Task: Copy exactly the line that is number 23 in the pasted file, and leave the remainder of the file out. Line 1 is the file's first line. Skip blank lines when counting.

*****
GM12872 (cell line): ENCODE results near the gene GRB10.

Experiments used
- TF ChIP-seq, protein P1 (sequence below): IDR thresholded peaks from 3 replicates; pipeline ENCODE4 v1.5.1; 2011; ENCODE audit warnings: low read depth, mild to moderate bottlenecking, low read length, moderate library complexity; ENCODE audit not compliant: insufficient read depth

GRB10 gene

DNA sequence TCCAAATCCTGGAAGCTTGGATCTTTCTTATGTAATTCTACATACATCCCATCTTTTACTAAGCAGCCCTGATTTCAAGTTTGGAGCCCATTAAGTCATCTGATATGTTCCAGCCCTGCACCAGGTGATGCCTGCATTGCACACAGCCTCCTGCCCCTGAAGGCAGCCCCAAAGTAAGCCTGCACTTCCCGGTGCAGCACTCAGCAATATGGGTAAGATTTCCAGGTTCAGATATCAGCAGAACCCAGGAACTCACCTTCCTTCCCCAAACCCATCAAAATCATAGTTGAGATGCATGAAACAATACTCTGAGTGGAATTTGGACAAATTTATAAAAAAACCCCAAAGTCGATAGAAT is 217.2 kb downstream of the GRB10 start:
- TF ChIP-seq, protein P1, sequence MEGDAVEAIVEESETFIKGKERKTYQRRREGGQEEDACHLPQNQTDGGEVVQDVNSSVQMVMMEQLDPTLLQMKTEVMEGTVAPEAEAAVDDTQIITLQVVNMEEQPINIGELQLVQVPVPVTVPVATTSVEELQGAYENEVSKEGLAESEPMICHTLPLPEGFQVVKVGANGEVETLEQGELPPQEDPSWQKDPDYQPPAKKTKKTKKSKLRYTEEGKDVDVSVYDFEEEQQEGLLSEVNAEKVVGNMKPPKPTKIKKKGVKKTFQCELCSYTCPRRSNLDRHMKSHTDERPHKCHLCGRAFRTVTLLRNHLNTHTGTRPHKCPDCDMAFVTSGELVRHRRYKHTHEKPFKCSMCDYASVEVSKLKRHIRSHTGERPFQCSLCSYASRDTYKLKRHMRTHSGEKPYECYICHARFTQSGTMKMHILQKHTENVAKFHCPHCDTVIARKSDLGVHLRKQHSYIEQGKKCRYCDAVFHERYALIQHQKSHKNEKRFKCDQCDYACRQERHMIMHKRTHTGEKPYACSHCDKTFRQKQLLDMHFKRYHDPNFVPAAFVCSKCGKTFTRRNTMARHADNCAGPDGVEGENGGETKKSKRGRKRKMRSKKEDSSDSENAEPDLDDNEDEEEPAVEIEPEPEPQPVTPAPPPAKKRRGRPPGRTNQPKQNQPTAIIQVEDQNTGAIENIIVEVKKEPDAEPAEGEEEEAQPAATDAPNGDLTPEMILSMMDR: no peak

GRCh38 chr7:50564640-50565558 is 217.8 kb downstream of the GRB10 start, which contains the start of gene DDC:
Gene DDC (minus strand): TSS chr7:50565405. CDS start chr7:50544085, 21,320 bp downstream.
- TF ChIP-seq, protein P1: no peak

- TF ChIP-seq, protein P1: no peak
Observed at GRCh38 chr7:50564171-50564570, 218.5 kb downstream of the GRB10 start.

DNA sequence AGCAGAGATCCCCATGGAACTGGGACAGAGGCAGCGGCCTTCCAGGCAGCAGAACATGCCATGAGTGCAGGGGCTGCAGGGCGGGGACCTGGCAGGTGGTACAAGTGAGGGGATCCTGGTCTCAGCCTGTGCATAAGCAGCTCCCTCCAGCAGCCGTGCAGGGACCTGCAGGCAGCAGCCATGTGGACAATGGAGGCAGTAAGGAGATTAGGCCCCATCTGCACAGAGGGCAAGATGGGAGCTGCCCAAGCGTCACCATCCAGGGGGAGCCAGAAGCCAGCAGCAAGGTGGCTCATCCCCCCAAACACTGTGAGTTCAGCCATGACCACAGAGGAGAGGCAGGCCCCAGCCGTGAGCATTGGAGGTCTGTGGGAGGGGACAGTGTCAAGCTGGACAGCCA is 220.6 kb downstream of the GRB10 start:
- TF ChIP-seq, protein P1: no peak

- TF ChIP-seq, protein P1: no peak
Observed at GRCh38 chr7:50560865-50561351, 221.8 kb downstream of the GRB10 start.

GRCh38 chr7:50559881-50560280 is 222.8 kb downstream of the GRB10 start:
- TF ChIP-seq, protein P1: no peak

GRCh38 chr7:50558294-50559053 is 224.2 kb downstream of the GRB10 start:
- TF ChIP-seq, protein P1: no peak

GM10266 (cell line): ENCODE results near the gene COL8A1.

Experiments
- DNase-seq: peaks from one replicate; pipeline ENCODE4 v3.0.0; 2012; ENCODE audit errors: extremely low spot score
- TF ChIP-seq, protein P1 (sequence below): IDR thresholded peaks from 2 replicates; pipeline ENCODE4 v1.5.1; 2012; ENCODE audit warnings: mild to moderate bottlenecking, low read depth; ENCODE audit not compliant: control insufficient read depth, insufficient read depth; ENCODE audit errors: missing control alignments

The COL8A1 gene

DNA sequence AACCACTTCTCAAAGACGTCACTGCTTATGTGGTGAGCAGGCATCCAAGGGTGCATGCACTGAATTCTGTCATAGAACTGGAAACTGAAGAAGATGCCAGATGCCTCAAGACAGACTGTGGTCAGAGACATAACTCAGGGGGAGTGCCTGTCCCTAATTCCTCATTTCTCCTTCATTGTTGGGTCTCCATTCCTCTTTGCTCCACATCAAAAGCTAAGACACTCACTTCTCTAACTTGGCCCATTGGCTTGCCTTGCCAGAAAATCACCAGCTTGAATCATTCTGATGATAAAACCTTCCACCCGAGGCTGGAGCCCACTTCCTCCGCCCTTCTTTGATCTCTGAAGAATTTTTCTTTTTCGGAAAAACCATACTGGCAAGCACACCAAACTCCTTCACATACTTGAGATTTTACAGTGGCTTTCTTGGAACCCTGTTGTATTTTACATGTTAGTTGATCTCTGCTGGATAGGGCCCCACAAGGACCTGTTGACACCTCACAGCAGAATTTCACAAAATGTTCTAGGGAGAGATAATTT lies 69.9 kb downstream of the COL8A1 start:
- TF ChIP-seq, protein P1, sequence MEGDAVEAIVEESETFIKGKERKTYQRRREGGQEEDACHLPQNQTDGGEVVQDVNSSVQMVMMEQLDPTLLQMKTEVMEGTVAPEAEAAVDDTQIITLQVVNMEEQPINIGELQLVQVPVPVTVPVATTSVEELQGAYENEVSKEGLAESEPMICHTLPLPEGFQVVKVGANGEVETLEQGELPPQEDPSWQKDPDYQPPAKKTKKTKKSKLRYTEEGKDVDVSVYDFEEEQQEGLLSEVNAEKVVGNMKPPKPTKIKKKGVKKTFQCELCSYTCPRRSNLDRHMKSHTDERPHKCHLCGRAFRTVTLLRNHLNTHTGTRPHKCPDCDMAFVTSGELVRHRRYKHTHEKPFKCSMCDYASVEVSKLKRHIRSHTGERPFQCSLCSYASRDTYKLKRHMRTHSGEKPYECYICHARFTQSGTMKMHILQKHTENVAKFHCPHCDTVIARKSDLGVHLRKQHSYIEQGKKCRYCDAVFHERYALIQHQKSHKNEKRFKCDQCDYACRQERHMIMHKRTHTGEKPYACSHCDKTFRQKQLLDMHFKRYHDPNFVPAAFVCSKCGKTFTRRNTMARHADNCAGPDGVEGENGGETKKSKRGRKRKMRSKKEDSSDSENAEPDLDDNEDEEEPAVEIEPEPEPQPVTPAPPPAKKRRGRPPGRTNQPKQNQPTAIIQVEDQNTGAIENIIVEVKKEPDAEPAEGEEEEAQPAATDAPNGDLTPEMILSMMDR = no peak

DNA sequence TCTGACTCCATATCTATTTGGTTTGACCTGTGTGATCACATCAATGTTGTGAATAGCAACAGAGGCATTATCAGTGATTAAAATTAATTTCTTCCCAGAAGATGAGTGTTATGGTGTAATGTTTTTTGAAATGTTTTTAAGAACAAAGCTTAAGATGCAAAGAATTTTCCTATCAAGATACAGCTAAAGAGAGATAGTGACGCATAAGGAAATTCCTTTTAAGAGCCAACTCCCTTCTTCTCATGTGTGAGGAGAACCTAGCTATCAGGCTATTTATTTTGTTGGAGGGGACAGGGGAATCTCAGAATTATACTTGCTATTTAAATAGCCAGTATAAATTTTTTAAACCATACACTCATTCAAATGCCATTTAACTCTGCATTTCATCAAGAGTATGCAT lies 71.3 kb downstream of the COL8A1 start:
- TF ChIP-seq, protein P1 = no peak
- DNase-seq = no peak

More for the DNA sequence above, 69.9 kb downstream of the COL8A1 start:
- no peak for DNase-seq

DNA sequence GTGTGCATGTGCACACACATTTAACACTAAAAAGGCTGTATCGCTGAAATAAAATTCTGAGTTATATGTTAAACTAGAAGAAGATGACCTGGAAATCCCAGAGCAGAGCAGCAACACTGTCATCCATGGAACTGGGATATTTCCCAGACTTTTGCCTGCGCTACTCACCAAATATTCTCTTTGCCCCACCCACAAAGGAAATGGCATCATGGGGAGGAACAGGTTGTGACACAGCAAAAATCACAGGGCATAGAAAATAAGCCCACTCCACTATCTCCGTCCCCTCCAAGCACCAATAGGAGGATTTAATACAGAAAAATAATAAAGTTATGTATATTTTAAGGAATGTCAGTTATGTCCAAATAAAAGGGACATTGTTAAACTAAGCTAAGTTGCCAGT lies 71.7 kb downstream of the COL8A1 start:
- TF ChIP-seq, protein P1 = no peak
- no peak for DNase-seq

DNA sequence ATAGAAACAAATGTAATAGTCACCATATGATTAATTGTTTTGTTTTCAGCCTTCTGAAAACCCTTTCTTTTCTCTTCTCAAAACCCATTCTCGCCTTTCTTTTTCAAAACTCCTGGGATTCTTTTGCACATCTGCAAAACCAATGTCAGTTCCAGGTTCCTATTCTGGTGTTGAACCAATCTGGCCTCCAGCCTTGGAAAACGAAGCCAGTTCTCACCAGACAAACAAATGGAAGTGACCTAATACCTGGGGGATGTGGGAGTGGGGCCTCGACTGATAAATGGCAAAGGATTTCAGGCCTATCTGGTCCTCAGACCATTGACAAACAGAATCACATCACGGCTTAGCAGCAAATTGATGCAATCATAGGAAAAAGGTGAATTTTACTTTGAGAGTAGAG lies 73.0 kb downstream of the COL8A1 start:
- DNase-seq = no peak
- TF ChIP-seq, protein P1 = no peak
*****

- TF ChIP-seq, protein P1 (sequence below): IDR thresholded peaks from 2 replicates; pipeline ENCODE4 v1.5.1; 2012; ENCODE audit warnings: mild to moderate bottlenecking, low read depth; ENCODE audit not compliant: control insufficient read depth, insufficient read depth; ENCODE audit errors: missing control alignments